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AC-DC Converter for Low Power Applications


This project presents a low-cost AC-DC converter for low-power always-connected applications.

Below we described steps needed to understand how the solution has been programmed to create the AC-DC converter. However, if you just want to get the result of programming, download GreenPAK™ Designer software to view the already completed GreenPAK Design File. Plug the GreenPAK Development Kit to your computer and hit the program to design the device.

Modern devices have driven the need for compact, low-cost off-line regulators. Off-line regulators which use inductors are efficient but are often large and costly. This project will describe how to implement a circuit that instead uses a capacitor-coupled switched shunt regulator controlled by a GreenPAK SLG46110. This circuit can provide a low-cost AC-DC converter for low-power applications such as smart lighting.

Operation Principle of CCSS Topology

At a basic level, shunt regulators consist of two elements: a voltage regulator in parallel with the load (shunt) and a current-limiting element in series between the supply and load. The shunt regulator used in this project is specifically a capacitor-coupled switched shunt (CCSS) regulator (Figure 1). When the switch is closed, it short circuits the input current to ground. When it is open, diode D5 diverts the input current to the load. Besides the series capacitor (Cs), the highest voltage seen by the other components is one diode drop above Vout. 


As with all shunt regulators, input current to a CCSS regulator is constant regardless of load but varies with input voltage and the series capacitance. Although current will always be drawn even under no-load conditions this current is mainly reactive with a small real. Input current can be estimated with the following equation: 

??? = ??? / ?c

Output voltage regulation is achieved by controlling the duty cycle of the switched shunt. The MOSFET shunt turns off when the Vout is below the desired regulation threshold, sending all the input current to the output. When Vout exceeds that threshold, the MOSFET shunt turns on, sending all the input current instead to ground and back to the input. The shunt is synchronized to turn on when the voltage across it (Vrac) is low to minimize the applied voltage step across Cs resulting in a more efficient operation.

The following diagram shows the operation of this control manner from a timing perspective.


Figure 2 describes the CCSS timing diagram:

Output voltage decays under load until

It hits the Vout threshold which

Turns off the shunt

Freeing the Vrac from GND

Vrac is clamped by D5 (Vout-0.6V) when Vout starts to rise until

Vrac falls below Vout as AC input

Vrac falls to Vrac threshold …

The shunt is turned on, Vrac is clamped by GND …

Output voltage decays under load and the cycle repeats.

The MOSFET cannot turn-on immediately when Vout exceeds the threshold, which results in overshoot at the output. A larger capacitance for Cout or operating the regulator over a narrower input voltage range can minimize the overshoot.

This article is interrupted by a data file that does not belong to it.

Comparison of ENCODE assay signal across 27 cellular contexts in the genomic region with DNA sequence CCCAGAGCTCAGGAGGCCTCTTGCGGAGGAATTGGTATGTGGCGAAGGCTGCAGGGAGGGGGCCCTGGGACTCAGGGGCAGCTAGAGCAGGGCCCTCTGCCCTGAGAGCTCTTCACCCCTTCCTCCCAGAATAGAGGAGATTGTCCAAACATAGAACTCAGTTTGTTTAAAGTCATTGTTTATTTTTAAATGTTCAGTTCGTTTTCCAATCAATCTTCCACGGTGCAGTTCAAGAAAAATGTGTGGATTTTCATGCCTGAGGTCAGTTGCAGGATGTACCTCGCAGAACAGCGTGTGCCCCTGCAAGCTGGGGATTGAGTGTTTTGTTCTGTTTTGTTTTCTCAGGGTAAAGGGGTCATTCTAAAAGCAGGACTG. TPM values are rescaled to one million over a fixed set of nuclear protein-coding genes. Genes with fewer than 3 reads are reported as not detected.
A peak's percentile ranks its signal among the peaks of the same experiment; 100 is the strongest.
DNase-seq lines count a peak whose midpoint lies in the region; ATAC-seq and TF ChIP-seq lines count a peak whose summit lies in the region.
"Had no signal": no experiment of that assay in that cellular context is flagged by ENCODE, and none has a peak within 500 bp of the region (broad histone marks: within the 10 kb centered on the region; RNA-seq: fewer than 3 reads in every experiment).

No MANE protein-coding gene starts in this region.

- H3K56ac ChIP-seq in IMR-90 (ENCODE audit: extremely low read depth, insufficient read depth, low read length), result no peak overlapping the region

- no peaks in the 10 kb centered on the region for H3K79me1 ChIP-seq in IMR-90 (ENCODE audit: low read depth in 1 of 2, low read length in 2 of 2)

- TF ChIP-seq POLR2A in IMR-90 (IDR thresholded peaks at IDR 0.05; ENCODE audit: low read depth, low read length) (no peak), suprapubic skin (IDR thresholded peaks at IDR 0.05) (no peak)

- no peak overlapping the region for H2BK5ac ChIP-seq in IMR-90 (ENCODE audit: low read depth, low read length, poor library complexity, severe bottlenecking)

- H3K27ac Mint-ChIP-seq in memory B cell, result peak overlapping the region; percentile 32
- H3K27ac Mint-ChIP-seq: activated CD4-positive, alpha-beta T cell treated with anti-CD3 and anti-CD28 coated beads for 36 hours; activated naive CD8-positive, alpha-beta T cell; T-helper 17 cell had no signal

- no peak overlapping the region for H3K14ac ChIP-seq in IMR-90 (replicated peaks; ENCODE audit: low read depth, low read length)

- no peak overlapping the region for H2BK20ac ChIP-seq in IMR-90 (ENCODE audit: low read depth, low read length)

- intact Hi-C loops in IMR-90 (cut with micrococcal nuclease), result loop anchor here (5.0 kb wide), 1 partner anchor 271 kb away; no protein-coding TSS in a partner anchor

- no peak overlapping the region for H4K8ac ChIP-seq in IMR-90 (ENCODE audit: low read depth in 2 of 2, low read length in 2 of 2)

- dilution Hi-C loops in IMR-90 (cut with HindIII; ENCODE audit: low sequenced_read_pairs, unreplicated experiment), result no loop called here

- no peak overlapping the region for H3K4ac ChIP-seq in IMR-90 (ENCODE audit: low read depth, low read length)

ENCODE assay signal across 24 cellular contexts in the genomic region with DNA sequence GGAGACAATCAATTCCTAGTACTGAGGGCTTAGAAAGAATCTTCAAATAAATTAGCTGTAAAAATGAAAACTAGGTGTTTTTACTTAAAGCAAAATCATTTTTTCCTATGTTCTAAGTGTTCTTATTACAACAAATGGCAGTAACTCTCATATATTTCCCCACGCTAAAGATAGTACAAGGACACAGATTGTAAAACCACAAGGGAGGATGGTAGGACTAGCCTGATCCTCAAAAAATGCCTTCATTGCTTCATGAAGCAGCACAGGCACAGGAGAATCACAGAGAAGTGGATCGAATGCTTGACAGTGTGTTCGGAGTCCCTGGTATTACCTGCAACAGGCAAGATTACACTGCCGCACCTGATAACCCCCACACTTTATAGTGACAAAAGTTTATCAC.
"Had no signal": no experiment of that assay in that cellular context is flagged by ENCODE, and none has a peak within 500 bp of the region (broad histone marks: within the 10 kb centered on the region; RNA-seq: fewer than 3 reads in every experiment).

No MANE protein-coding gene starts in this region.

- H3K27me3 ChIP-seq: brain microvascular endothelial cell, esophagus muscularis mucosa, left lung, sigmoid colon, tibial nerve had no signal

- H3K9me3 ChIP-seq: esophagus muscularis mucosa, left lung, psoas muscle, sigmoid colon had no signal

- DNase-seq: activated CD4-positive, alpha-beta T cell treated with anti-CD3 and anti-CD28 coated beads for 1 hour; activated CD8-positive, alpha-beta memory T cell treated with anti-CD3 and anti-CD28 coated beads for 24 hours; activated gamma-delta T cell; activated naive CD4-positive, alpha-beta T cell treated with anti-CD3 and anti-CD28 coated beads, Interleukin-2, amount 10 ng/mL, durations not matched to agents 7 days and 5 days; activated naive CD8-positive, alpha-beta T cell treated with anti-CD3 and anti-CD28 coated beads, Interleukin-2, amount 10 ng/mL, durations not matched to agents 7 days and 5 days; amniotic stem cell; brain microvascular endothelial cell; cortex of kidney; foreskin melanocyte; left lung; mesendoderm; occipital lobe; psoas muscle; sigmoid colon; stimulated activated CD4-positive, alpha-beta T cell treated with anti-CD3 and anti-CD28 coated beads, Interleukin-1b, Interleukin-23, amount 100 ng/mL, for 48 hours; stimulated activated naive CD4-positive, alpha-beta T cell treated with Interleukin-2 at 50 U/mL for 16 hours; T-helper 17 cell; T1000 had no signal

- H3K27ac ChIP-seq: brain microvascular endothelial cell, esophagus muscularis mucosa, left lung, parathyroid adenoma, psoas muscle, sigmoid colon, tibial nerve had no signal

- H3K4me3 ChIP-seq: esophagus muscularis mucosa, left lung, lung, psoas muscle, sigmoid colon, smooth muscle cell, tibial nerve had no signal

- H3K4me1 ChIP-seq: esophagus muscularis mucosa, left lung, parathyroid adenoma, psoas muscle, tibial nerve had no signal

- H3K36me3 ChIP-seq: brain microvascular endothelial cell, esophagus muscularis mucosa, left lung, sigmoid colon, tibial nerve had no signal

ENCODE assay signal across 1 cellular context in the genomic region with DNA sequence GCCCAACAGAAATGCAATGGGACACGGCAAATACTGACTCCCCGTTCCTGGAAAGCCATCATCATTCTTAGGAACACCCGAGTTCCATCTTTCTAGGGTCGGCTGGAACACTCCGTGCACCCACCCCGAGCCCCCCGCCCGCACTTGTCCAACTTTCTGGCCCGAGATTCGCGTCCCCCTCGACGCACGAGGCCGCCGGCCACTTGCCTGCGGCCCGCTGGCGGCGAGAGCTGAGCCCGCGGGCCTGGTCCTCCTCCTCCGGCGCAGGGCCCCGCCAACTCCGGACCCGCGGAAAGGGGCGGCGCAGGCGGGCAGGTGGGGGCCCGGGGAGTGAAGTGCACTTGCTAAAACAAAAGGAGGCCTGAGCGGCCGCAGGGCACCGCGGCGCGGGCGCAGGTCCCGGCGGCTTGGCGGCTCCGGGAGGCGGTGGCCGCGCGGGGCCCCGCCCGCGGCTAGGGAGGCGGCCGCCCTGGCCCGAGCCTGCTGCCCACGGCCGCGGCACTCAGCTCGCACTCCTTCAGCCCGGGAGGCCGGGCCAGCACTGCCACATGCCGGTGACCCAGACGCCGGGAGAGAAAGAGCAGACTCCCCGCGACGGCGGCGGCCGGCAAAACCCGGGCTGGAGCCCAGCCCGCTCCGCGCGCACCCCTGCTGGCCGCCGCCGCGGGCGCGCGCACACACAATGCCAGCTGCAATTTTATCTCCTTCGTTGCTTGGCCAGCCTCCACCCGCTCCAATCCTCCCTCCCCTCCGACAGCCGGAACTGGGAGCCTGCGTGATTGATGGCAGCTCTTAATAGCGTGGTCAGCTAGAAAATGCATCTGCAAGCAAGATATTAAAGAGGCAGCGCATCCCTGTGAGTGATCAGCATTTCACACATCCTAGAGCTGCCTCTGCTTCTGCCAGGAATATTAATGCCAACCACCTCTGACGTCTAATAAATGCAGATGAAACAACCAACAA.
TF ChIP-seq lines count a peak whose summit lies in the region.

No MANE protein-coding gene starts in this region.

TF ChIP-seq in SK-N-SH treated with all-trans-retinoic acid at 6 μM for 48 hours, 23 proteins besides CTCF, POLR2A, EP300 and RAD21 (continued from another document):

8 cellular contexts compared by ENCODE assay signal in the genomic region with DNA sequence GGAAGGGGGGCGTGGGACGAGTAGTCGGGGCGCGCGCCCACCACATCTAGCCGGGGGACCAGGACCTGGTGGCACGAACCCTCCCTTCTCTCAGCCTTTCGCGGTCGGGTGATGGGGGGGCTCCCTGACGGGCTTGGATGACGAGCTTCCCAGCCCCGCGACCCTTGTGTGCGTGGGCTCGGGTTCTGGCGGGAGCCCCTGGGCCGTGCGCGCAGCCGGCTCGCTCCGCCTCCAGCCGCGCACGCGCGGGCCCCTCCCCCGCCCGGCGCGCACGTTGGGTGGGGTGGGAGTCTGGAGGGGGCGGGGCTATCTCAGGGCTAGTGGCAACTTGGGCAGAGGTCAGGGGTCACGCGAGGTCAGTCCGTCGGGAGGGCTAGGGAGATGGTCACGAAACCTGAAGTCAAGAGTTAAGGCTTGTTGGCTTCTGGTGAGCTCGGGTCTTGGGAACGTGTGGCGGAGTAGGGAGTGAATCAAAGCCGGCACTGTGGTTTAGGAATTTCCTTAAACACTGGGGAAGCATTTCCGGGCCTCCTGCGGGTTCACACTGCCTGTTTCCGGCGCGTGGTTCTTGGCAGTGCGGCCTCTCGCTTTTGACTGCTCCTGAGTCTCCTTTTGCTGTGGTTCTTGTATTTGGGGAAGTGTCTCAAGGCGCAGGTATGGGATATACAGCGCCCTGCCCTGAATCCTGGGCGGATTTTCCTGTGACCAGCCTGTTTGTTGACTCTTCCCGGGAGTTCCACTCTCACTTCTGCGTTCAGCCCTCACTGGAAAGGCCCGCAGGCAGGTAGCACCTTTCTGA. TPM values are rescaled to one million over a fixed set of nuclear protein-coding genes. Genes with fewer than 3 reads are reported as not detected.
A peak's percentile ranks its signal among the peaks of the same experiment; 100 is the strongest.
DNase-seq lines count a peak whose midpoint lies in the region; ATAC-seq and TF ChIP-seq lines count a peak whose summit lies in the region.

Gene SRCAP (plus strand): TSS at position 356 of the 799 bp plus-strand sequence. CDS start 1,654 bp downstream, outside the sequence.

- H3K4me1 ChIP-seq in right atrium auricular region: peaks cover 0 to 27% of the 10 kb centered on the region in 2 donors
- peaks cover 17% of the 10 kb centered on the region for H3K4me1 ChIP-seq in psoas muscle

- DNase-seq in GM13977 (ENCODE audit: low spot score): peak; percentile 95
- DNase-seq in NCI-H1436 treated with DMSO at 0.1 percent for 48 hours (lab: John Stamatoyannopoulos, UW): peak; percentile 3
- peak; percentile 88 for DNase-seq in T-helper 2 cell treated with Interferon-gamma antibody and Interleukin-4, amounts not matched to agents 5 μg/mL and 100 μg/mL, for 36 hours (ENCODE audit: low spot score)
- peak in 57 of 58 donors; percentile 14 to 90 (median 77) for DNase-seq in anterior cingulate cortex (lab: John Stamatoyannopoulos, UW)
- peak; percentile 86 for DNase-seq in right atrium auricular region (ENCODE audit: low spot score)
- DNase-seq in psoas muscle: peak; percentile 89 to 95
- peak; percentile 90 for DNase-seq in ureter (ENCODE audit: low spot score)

Circuit Schematic and Layout

Figure 3 depicts the circuit schematic of the low-power AC-DC converter module. It uses the SLG46110 (U1) to control the CCSS. The module operates at an input AC voltage range from 90V to 260V(CN1), and over a non-isolated output of 3.3V (CN2). An optional LDO (U2) is added after the Vout to further stabilize the output voltage. The SLG46110 device generates the control signal that switches the MOSFET shunt (Q1) based on the Vout and Vrac threshold levels. 1N5817 Schottky diodes were used for D1 and D2. Since the dissipation factor (DF) of CS has a large effect on the efficiency of the circuit, a 1µF capacitor with a relatively small DF of 40 x 10-4 is used for CS. Figure 4 shows a picture of the PCB Layout of the board. Figure 5 shows a photograph of the complete design PCB described in this project.


GreenPAK Design

The project design developed in GreenPAK Designer is shown in Figure 6.


Comparator Configuration 

As shown in Figure 3 VDD of the SLG46110 device is connected to Vout and PIN6 to Vrac. ACMP0 is used to sense Vout voltage. With the additional logic, it will turn off the MOSFET shunt when Vout < 3.6V. ACMP1 is used to sense Vrac voltage. It will turn on the MOSFET shunt when Vrac < 1V. Refer to Figure 7 for the ACMPs settings.



The module is tested at the 150 V AC RMS input voltage. The gate voltage of the MOSFET shunt and the output voltage signal is measured. Figure 8 displays their waveforms. The ripple of the output voltage is about 440 mV.


Below in Table 1 are the input and output measurements. The input RMS power is calculated with an AC power meter and the output power is calculated by multiplying the output voltage by the squared value of the resistor. As stated previously, Cs is a 1uF capacitor with a DF of 40 x 10-4.



This CCSS converter provides a compact, low-cost inductorless alternative to a typical AC-DC converter system, which is ideal for low-power applications. The GreenPAK has additional logic and GPIOs available which gives the flexibility to include additional functions to its switching control without buying another device. The switching circuit can be implemented in any GreenPAK with two ACMPs, so a different GreenPAK with the desired functionality could replace the SLG46110. For instance, an SLG46140 could be used instead to provide PWM control to an LED light.

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